What is it about forests that attract us?
Our typical landscapes are open. We can see down the road, or across the yard or fields quite clearly. But when we’re in the woods, we’re enclosed by the scenery. We’re on unfamiliar ground. What’s going on around us? Perhaps it’s an uneasy feeling left over from when our lives depended on seeing trouble ahead of time, and that can be hard to do in a forest.
And yet forests can be mysterious places, places of wonder, attracting us. They are another world in a sense, and our curiosity is aroused.
On summer mornings, the woods can be quite dark and imposing. But there is an overarching feeling of calm. The world is quiet.
After some time in this peaceful environment, one can hear natural sounds- leaves rustling slightly in the breeze, the creaking of tree limbs and trunks, the drumming of a distant woodpecker, a squirrel or chipmunk or something larger moving through the undergrowth.
Bird calls echo through the trees. There’s the steady bland singing of the Red-Eyed Vireo, the sliding whistle of the Wood Peewee, the musical ring of a Wood Thrush. Occasional exclamations of flycatchers ring out, modest gleaners of insects under the forest canopy.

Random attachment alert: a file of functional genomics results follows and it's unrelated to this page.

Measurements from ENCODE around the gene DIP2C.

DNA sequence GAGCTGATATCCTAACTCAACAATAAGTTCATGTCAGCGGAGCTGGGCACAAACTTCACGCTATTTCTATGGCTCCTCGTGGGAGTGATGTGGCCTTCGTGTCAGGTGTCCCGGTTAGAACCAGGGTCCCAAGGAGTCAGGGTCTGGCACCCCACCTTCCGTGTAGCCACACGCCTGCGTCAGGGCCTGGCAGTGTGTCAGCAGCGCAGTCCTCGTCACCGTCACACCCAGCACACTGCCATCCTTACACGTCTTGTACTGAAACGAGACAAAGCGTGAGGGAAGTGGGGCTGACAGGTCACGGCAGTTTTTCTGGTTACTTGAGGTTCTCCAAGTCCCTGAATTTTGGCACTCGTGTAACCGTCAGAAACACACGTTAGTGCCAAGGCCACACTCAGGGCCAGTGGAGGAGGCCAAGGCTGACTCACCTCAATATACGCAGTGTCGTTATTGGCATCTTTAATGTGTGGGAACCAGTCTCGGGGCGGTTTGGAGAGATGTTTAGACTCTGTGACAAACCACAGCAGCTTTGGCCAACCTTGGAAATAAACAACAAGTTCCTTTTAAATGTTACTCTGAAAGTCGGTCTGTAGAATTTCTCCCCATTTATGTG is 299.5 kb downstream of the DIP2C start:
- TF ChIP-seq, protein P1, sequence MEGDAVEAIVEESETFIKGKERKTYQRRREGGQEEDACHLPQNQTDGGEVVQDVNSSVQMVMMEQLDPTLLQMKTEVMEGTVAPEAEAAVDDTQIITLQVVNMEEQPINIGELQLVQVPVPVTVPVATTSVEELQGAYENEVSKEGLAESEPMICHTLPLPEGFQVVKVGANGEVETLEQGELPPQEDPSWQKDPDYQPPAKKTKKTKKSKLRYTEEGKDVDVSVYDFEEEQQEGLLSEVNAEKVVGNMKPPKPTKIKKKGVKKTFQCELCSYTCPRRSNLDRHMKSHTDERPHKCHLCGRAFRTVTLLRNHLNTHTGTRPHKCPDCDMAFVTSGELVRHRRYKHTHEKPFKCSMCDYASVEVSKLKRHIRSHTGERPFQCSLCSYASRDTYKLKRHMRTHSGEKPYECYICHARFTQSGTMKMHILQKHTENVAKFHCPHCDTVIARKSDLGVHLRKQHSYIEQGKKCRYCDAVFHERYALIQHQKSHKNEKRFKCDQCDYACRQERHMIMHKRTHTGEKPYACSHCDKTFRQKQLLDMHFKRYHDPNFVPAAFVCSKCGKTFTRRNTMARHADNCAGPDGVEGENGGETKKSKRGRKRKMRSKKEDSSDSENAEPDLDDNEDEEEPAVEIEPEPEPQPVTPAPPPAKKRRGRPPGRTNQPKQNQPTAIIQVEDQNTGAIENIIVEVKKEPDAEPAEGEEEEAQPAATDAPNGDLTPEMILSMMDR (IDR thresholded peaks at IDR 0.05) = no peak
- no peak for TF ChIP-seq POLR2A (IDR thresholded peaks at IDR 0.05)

There are occasional unexplained sounds. Was that laughing cry a loon in the distance? Or the odd calamity that sounds like it belongs in an exotic jungle. What on earth could that have been?
There are growing things all around. Unfamiliar plants with names like Wood Nettle, Lopseed, Thimbleweed, Enchanter’s Nightshade…and others things less identifiable.
The forest world is refreshing to visit. It’s a different experience!
- Approximately 30% of Ohio’s land is forest- that’s more than I realized! The southeastern part of the state is more heavily forested than other parts.
- Since 1942, Ohio’s forests have doubled in size. There’s been a loss of forest land to development, but a greater loss of farmland that’s subsequently reverted to forest has more than made up for it.
- There are 109 species of trees in Ohio.
- 96% of Ohio’s trees are deciduous (hardwood); 4% are coniferous (evergreens).
- Over half of Ohio’s woodlands is oak-hickory forest; a third of Ohio’s woodlands is of the northern hardwood variety. There are lots of mature oaks in the state, but many more maple saplings (due to various factors). In the future, maples may overtake oaks in numbers, which could change the forest ecosystem.